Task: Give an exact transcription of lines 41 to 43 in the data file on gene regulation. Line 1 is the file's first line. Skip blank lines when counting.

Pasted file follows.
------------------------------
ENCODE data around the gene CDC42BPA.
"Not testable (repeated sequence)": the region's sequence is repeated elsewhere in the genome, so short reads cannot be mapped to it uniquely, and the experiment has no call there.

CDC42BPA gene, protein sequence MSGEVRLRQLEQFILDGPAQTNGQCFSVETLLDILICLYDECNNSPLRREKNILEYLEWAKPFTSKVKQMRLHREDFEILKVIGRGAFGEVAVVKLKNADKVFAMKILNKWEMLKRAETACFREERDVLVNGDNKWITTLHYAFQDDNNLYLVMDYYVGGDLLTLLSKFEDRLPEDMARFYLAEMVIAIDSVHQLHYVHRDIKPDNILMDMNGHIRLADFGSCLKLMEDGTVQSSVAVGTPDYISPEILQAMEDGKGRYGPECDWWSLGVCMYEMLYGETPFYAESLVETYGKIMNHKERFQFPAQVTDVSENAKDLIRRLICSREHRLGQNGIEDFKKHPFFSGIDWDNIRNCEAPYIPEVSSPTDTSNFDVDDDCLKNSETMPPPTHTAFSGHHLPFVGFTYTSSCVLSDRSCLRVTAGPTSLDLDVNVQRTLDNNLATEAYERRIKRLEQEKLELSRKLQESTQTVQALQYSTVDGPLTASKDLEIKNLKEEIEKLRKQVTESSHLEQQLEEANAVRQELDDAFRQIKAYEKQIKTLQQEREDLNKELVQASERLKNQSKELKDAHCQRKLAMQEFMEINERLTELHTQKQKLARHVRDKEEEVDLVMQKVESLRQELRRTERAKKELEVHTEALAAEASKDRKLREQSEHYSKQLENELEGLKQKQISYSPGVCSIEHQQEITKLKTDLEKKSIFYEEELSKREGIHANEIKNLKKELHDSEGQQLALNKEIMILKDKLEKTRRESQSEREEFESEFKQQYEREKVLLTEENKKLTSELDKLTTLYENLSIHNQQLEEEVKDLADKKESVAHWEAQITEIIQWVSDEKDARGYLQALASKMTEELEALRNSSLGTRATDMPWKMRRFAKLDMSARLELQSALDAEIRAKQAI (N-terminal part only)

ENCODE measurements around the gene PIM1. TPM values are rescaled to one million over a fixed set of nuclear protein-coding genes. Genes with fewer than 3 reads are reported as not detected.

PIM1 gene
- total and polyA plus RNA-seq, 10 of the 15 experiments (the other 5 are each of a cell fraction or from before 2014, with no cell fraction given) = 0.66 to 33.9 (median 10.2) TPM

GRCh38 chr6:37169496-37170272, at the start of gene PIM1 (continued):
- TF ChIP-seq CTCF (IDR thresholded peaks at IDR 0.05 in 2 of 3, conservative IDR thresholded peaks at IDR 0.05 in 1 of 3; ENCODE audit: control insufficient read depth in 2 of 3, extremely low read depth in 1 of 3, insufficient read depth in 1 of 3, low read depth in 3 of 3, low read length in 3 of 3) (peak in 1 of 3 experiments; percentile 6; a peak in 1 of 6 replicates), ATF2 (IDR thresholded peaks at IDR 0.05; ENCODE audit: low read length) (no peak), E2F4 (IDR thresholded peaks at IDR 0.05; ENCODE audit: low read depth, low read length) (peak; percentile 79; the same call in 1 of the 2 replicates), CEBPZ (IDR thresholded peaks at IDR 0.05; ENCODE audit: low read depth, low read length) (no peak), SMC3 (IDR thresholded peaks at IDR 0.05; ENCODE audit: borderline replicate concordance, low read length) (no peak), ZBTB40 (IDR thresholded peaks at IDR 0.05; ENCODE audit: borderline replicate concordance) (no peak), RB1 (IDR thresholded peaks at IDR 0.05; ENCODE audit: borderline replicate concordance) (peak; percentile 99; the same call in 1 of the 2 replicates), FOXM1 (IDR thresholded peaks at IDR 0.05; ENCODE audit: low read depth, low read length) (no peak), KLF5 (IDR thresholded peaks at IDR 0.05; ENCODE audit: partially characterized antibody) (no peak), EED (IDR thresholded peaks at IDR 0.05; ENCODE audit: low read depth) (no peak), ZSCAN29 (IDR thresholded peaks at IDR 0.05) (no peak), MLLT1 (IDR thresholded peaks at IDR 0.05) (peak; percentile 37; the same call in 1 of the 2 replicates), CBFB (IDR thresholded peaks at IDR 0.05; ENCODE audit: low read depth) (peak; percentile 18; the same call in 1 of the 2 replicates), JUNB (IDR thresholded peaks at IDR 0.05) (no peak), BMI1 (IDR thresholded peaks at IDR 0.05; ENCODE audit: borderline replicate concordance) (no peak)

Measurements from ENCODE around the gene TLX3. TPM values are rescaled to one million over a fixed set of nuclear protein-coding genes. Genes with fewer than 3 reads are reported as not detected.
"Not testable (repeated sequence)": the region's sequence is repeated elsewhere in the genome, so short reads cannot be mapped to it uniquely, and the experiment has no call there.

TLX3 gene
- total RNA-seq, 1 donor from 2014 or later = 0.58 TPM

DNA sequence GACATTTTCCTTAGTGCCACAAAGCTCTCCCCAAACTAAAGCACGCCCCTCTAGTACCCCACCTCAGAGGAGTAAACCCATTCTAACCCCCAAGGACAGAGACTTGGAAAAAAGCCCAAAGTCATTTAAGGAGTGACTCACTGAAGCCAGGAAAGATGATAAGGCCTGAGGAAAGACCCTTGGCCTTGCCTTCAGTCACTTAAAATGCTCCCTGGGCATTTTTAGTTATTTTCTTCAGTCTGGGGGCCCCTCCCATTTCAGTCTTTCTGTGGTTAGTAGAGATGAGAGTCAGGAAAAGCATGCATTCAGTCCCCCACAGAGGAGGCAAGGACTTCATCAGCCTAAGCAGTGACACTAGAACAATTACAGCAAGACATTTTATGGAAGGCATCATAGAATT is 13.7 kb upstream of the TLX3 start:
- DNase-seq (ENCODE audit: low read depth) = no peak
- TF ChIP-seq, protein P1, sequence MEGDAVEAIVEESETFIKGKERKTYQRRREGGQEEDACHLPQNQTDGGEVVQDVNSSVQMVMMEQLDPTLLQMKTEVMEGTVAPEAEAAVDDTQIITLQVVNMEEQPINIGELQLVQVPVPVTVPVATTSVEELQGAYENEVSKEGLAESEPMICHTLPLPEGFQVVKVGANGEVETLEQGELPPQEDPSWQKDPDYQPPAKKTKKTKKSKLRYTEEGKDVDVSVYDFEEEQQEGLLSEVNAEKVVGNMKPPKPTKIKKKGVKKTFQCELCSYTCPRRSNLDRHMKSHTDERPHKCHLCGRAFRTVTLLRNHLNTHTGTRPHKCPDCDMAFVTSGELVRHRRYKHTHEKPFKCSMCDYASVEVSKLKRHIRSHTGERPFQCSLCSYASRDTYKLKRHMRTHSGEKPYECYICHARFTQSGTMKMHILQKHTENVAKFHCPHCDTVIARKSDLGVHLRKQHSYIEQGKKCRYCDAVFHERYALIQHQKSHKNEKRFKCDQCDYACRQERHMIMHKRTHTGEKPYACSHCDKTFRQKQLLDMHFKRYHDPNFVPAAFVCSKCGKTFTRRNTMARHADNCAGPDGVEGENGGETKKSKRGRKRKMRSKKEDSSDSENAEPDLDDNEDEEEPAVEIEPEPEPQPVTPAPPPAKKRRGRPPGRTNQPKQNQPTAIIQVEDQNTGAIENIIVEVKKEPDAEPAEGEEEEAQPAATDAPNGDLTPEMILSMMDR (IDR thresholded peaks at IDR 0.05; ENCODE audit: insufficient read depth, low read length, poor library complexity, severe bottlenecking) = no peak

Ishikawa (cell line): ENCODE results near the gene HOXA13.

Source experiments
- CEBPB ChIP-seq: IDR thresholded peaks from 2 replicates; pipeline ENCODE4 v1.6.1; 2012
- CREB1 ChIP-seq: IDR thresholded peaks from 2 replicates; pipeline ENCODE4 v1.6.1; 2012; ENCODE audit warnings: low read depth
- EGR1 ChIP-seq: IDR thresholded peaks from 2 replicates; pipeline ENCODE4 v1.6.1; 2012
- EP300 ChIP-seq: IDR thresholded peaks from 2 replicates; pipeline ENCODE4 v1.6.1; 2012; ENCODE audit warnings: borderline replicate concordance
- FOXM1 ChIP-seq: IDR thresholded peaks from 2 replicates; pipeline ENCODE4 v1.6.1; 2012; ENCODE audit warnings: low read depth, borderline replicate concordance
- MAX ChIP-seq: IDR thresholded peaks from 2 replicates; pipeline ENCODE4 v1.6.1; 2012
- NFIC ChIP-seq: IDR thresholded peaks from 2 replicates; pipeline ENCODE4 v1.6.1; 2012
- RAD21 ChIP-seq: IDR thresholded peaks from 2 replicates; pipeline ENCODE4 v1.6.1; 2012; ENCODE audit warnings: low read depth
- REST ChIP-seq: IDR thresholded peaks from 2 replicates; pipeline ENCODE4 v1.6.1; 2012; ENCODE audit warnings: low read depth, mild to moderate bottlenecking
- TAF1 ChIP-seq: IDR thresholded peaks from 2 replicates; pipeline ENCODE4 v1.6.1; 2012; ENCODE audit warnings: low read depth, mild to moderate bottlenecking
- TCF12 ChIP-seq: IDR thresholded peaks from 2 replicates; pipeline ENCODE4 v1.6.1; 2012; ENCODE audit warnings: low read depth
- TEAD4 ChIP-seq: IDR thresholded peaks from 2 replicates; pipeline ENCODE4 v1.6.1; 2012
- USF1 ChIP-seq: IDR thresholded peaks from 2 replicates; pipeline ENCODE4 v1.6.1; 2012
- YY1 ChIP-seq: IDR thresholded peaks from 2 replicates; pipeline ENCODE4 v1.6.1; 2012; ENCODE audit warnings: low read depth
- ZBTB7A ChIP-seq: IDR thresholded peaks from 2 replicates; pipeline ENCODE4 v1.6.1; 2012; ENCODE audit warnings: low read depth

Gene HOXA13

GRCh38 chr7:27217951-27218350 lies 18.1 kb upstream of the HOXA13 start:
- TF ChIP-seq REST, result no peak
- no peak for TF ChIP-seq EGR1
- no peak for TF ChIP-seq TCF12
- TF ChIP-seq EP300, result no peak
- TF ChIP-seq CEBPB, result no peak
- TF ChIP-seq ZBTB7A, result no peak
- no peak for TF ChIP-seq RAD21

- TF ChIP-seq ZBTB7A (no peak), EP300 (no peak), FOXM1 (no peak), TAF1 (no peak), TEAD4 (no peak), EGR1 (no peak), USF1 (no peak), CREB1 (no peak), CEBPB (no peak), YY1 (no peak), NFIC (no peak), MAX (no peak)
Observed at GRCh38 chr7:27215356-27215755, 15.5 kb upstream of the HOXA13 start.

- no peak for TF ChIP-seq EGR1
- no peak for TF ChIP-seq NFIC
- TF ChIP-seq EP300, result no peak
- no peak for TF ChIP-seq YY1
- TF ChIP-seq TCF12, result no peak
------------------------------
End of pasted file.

- no peak for TF ChIP-seq RAD21

- TF ChIP-seq ZBTB7A (no peak), EP300 (no peak), FOXM1 (no peak), TAF1 (no peak), TEAD4 (no peak), EGR1 (no peak), USF1 (no peak), CREB1 (no peak), CEBPB (no peak), YY1 (no peak), NFIC (no peak), MAX (no peak)
Observed at GRCh38 chr7:27215356-27215755, 15.5 kb upstream of the HOXA13 start.